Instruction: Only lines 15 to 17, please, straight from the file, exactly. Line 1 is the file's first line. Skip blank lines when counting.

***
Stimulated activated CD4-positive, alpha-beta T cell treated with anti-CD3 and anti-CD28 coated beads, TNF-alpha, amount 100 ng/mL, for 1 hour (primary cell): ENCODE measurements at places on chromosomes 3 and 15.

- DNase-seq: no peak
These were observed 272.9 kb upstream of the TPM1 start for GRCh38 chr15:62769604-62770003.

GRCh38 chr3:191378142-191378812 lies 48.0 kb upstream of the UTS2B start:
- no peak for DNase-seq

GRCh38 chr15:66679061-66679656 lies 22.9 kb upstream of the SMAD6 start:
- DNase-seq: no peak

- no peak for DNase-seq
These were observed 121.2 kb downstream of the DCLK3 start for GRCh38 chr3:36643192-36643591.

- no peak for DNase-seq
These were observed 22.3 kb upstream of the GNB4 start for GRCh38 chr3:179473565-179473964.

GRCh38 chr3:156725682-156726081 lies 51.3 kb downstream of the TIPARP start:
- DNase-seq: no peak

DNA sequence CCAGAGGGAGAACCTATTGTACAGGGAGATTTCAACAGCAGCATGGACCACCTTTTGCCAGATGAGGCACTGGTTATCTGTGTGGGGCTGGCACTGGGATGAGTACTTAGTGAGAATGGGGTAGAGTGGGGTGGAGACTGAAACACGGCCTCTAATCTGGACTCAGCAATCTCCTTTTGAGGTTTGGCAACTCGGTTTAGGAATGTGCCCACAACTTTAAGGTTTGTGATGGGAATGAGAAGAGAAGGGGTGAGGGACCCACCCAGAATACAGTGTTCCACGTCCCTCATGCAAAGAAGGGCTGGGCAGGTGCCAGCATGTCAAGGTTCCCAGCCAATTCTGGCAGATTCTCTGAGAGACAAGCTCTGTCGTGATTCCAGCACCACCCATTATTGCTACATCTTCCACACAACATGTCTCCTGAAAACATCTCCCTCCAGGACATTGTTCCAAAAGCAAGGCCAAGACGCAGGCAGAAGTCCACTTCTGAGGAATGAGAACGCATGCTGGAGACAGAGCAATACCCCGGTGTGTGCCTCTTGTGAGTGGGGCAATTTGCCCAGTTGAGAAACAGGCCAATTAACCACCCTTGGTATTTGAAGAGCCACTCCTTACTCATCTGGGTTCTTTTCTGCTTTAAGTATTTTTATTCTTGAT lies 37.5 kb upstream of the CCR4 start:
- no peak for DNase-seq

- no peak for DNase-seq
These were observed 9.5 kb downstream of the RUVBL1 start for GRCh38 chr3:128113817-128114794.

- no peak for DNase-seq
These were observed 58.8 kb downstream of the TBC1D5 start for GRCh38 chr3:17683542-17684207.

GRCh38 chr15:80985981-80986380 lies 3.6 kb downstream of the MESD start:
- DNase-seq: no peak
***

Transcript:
- no peak for DNase-seq

- no peak for DNase-seq
These were observed 9.5 kb downstream of the RUVBL1 start for GRCh38 chr3:128113817-128114794.